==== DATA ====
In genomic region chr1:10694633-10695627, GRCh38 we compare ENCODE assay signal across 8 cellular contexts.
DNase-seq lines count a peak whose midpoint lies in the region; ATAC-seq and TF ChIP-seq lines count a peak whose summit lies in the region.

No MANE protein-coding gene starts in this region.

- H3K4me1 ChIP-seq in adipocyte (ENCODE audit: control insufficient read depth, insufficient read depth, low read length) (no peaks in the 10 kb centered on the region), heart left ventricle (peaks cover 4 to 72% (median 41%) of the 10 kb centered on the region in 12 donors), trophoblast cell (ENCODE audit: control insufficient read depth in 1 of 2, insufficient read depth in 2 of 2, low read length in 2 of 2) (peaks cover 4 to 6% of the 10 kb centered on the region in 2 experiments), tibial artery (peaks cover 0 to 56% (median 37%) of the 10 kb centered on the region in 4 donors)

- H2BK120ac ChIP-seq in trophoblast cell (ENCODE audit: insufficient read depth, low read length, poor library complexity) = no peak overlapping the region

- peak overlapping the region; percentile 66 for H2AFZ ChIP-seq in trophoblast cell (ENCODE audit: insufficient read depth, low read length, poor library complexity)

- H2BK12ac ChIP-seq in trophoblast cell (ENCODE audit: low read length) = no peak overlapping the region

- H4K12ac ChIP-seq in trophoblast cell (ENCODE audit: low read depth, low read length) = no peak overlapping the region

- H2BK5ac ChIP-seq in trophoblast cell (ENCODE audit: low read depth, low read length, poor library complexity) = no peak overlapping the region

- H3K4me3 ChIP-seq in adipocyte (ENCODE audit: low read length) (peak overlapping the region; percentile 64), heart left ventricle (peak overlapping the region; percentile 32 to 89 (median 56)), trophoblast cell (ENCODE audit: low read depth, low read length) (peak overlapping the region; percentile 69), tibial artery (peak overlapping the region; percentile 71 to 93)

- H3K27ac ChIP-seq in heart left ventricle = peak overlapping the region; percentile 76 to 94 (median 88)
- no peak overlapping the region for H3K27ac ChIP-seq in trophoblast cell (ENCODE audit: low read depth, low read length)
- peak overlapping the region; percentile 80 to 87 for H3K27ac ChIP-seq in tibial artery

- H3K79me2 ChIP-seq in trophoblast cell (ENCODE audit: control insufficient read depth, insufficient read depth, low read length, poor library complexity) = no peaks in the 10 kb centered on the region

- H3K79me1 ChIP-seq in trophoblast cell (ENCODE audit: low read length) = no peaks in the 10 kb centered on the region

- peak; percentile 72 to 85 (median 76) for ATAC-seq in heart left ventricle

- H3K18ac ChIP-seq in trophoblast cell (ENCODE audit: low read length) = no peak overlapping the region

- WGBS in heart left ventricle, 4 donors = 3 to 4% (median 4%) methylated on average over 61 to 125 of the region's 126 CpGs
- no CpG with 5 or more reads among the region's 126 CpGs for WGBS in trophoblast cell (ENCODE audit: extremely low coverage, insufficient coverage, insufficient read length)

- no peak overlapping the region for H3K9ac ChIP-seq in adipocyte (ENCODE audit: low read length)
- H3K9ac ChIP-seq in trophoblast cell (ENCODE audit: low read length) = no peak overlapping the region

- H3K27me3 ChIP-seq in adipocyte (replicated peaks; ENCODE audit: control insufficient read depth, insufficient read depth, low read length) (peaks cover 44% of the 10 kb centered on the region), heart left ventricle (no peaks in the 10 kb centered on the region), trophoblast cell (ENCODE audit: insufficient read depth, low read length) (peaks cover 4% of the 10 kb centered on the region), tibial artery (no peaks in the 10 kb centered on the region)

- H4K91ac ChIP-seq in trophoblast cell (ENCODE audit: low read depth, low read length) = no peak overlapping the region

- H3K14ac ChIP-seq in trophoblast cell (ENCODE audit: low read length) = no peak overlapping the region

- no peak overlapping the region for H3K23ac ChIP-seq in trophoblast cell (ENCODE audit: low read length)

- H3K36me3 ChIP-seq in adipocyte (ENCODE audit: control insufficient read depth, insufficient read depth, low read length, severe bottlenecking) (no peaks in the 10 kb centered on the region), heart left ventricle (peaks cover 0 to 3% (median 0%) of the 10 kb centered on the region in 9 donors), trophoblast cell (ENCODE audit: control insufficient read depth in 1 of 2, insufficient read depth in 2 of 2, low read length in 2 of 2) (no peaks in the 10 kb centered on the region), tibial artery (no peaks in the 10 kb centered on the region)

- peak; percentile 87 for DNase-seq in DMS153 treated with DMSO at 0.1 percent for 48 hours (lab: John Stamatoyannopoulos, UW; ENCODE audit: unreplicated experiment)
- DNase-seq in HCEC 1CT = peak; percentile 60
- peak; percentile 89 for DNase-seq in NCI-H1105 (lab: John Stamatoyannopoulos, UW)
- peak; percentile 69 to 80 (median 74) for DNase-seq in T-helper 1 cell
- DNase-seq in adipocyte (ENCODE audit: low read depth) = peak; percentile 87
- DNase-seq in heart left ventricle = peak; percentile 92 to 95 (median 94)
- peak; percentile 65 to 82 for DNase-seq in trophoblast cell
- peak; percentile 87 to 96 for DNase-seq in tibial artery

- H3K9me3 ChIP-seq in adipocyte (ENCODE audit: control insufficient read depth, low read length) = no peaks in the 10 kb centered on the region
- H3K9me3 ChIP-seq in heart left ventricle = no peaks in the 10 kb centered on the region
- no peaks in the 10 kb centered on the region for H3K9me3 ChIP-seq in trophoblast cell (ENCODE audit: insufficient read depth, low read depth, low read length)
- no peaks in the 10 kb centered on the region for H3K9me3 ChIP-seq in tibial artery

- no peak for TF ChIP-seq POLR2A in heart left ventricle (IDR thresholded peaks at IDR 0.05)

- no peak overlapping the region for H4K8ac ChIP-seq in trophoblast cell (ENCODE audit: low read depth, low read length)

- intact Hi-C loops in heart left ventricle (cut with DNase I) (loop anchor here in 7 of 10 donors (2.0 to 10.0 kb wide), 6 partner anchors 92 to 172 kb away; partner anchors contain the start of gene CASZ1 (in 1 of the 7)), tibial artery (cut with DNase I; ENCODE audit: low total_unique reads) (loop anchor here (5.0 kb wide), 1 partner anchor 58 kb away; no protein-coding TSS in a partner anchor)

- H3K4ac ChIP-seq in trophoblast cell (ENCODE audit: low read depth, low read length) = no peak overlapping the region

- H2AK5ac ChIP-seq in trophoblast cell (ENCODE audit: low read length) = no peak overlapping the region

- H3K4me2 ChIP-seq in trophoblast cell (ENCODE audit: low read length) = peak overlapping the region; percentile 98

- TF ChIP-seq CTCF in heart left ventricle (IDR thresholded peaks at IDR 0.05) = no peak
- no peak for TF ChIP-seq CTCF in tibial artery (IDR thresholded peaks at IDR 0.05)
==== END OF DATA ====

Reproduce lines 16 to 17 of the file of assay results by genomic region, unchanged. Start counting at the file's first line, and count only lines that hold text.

- peak; percentile 72 to 85 (median 76) for ATAC-seq in heart left ventricle

- H3K18ac ChIP-seq in trophoblast cell (ENCODE audit: low read length) = no peak overlapping the region